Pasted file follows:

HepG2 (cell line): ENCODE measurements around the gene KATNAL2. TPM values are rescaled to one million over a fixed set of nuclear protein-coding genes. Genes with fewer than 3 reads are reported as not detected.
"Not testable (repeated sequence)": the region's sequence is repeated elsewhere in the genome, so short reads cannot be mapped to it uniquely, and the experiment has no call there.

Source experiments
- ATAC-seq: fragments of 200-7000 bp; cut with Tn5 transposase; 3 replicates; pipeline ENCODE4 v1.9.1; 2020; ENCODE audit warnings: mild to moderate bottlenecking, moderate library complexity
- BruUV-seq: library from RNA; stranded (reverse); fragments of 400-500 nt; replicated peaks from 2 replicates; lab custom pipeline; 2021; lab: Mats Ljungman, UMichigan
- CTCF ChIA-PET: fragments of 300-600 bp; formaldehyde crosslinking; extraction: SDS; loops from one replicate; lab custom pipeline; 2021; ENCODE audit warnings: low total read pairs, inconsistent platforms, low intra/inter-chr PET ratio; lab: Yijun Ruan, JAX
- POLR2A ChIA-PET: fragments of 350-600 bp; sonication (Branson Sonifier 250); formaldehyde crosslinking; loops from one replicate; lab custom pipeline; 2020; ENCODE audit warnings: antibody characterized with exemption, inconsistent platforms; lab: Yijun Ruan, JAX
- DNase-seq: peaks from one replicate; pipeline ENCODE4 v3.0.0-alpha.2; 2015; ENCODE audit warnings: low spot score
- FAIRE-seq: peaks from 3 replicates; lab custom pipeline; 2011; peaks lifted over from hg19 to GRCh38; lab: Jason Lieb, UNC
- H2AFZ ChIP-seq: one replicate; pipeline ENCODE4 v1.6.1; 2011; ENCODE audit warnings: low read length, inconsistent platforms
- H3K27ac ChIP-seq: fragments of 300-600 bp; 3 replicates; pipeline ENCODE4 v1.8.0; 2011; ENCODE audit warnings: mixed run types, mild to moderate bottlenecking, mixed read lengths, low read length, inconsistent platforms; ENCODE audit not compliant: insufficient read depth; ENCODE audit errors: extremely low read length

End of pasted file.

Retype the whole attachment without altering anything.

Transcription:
HepG2 (cell line): ENCODE measurements around the gene KATNAL2. TPM values are rescaled to one million over a fixed set of nuclear protein-coding genes. Genes with fewer than 3 reads are reported as not detected.
"Not testable (repeated sequence)": the region's sequence is repeated elsewhere in the genome, so short reads cannot be mapped to it uniquely, and the experiment has no call there.

Source experiments
- ATAC-seq: fragments of 200-7000 bp; cut with Tn5 transposase; 3 replicates; pipeline ENCODE4 v1.9.1; 2020; ENCODE audit warnings: mild to moderate bottlenecking, moderate library complexity
- BruUV-seq: library from RNA; stranded (reverse); fragments of 400-500 nt; replicated peaks from 2 replicates; lab custom pipeline; 2021; lab: Mats Ljungman, UMichigan
- CTCF ChIA-PET: fragments of 300-600 bp; formaldehyde crosslinking; extraction: SDS; loops from one replicate; lab custom pipeline; 2021; ENCODE audit warnings: low total read pairs, inconsistent platforms, low intra/inter-chr PET ratio; lab: Yijun Ruan, JAX
- POLR2A ChIA-PET: fragments of 350-600 bp; sonication (Branson Sonifier 250); formaldehyde crosslinking; loops from one replicate; lab custom pipeline; 2020; ENCODE audit warnings: antibody characterized with exemption, inconsistent platforms; lab: Yijun Ruan, JAX
- DNase-seq: peaks from one replicate; pipeline ENCODE4 v3.0.0-alpha.2; 2015; ENCODE audit warnings: low spot score
- FAIRE-seq: peaks from 3 replicates; lab custom pipeline; 2011; peaks lifted over from hg19 to GRCh38; lab: Jason Lieb, UNC
- H2AFZ ChIP-seq: one replicate; pipeline ENCODE4 v1.6.1; 2011; ENCODE audit warnings: low read length, inconsistent platforms
- H3K27ac ChIP-seq: fragments of 300-600 bp; 3 replicates; pipeline ENCODE4 v1.8.0; 2011; ENCODE audit warnings: mixed run types, mild to moderate bottlenecking, mixed read lengths, low read length, inconsistent platforms; ENCODE audit not compliant: insufficient read depth; ENCODE audit errors: extremely low read length